Friday. 7/6/2019

The Monocle Minute

Opinion / Peter Firth

Deep breaths

Madrid’s urban low-emissions zone has had marked success since it was introduced in November: the air in the city centre is cleaner and residents are breathing easier. In May, ecologists found that levels of nitrogen dioxide were at their lowest since records began in 2010. So why is the region’s presidential candidate Isabel Díaz Ayuso vowing to scrap it?

Nostalgia, apparently. Ayuso has said that traffic jams ebbing through town both day and night are part of Madrid’s vibrant “identity”, implying that a city with empty roads looks eerily wrong. Meanwhile the European Environment Agency reports that 30,000 people in Madrid die each year as a direct result of air pollution. Preserving a city’s eccentricities is one thing; insisting that cars and buses continue to choke citizens is another. Ayuso’s poor reasoning shows that Madrileños will be in for a bumpy (and smoggy) ride if she wins the presidency.

Politics / UK

Political strains

After three painful years, Theresa May steps down as Conservative party leader today. Time then to settle into a period of post-traumatic stress. The deadline for potential successors to apply is 17.00 on 10 June and the race won’t end until the week of 22 July. But while the Tories pontificate, Labour is saddled with a leader who lacks fresh ideas. It’s a missed opportunity, according to Lance Price, former director of communications under Tony Blair. “If Labour had a different leader I’m sure it would be trying to take advantage of the divisions within the Tory party to present an alternative,” he says. “But Jeremy Corbyn is showing no signs of setting out a clearer vision.”

Geopolitics / Japan & Iran

Willing – and able?

Next week Shinzo Abe will be the first Japanese leader to visit Iran in 40 years. The countries are celebrating 90 years of diplomatic relations but Abe is after more than a photo opportunity: he wants to persuade president Hassan Rouhani and supreme leader Ayatollah Ali Khamenei to tone down their hostility towards the US. But what steps Abe might propose to defuse those heightened tensions is unclear. His friendly ties with Tehran and Washington, and Japan’s heavy dependence on oil from the Middle East, make Tokyo a natural go-between. But his lack of experience in mediating conflicts could hamper his efforts to achieve anything more than acting as a backchannel messenger for the two sides.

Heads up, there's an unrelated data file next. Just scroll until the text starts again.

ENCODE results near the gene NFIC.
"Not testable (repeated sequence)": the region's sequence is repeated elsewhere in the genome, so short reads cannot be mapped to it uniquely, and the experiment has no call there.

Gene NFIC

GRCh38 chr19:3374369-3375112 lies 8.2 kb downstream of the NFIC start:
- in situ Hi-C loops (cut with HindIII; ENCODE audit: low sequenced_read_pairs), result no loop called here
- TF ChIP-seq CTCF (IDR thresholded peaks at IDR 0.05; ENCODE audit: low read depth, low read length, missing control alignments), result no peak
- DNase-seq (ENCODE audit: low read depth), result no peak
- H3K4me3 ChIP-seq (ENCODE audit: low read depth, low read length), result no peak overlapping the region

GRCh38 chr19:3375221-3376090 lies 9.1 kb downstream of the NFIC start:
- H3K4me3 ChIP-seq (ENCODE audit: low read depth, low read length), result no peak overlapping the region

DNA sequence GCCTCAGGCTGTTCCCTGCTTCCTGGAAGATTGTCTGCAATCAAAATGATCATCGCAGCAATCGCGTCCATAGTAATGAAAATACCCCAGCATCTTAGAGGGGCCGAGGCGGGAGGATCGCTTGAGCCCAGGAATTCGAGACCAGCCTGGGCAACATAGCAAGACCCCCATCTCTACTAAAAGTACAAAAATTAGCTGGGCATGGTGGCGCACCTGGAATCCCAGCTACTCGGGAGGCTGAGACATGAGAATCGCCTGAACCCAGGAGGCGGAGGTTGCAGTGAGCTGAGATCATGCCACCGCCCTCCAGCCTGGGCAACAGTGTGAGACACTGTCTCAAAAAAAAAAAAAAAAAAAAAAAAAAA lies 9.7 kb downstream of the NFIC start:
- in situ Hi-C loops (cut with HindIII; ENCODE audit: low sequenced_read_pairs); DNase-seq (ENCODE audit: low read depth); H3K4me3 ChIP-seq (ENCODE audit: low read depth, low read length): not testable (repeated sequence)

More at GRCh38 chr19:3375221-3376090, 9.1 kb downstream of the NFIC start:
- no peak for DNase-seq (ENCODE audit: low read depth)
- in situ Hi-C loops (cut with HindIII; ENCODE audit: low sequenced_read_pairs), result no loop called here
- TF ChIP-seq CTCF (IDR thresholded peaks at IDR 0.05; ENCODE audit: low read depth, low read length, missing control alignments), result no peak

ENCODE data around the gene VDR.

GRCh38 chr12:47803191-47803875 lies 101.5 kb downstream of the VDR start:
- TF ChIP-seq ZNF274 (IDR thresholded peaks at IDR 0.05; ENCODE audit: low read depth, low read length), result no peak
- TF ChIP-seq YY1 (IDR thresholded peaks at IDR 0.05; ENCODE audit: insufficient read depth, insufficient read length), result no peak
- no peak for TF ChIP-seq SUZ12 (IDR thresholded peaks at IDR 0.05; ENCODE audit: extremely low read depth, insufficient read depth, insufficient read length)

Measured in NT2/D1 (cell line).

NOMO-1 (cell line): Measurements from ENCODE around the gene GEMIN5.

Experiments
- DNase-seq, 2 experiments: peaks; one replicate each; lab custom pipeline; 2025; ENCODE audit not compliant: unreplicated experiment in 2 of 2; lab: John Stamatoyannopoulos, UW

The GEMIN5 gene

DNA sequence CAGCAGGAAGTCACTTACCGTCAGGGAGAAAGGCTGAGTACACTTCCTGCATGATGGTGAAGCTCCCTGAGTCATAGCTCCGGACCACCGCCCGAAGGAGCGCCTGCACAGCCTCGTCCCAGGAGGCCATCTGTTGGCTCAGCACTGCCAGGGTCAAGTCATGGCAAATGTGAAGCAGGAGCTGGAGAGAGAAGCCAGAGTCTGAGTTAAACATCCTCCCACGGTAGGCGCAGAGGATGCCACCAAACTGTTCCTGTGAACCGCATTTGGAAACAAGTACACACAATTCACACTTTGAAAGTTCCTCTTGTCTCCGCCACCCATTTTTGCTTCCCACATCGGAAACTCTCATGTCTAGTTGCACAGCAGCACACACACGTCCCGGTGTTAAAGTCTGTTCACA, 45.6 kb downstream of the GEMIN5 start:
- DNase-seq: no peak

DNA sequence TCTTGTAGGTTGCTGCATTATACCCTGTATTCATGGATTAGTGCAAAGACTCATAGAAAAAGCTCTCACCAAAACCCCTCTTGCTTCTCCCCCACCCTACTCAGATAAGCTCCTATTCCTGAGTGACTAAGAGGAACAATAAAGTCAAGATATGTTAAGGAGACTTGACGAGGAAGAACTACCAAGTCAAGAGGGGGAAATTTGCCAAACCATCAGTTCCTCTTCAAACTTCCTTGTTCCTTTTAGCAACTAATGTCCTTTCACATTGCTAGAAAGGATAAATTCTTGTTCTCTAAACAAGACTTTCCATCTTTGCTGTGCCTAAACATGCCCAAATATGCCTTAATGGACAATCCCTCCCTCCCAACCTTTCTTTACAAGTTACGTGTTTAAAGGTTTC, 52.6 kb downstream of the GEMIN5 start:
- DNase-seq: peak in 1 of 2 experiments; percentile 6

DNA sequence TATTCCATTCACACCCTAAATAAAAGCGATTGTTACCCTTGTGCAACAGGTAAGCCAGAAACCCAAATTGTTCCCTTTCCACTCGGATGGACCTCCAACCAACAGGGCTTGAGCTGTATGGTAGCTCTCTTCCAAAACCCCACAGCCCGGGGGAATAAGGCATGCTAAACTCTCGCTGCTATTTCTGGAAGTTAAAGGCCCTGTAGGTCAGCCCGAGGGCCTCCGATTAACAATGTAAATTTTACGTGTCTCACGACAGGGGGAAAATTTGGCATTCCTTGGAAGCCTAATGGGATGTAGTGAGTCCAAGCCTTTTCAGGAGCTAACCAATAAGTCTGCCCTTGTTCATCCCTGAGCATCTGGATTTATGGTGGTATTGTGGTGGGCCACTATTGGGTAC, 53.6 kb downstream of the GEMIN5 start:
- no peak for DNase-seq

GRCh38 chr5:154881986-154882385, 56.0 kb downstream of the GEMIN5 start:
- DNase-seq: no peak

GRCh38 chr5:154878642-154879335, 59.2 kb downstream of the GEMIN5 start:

Fashion / London

Wearing thin?

After receiving much hype on its debut in 2012, London Men’s Fashion Week has since stumbled. Its line-up has mostly been swallowed by Paris’s increasingly dominant menswear week and by London’s women’s event, where brands such as Burberry show co-ed collections. But all is not lost: there’s some fizzing talent to be found at this summer’s shows, which begin tonight. Designer Craig Green remains the event’s linchpin and Martine Rose is known for her tailoring-meets-streetwear designs and surprising show settings: last season she sent models down a suburban London street. And take note of Nicholas Daley, who hosts his first runway show tomorrow afternoon; his appealing workwear pulls from his Jamaican and Scottish roots. Keep reading The Monocle Minute next week for updates from the men’s shows in Florence, Milan and Paris.

Design / Global

Shape shifter

Urban apartments are shrinking everywhere but Ikea believes it has the solution for city dwellers whose tiny apartments are overstuffed with furniture. At its annual design conference this week, Ikea unveiled Rognan, a robotic piece of space-saving furniture designed with US start-up Ori. The touch-pad-controlled room divider can be rolled left or right to expose its functions: bed, wardrobe, desk and sofa. Rognan is designed to make better use of an apartment’s footprint; Ikea claims that it could save 8 sq m of room space. Whether a robot can mitigate the discomfort of living in cramped spaces remains to be seen but Rognan is slated for a 2020 launch in Hong Kong and Japan – arguably the two markets where it’s needed most.

M24 / The Urbanist

Urban rulebook

What does it take to be a good citizen? Authorities can set the tone but in the end it’s residents who define the places they live. We look at what’s required to make our cities thrive – and yes, it means following a couple of rules here and there.

Monocle Films / Norway

Celebrating fashion in Oslo

After lagging behind its design-minded neighbours, the Norwegian fashion industry has finally moved out of its comfort zone and stepped up its game. We meet Oslo’s most promising designers and see how they are being taken seriously on the international stage.

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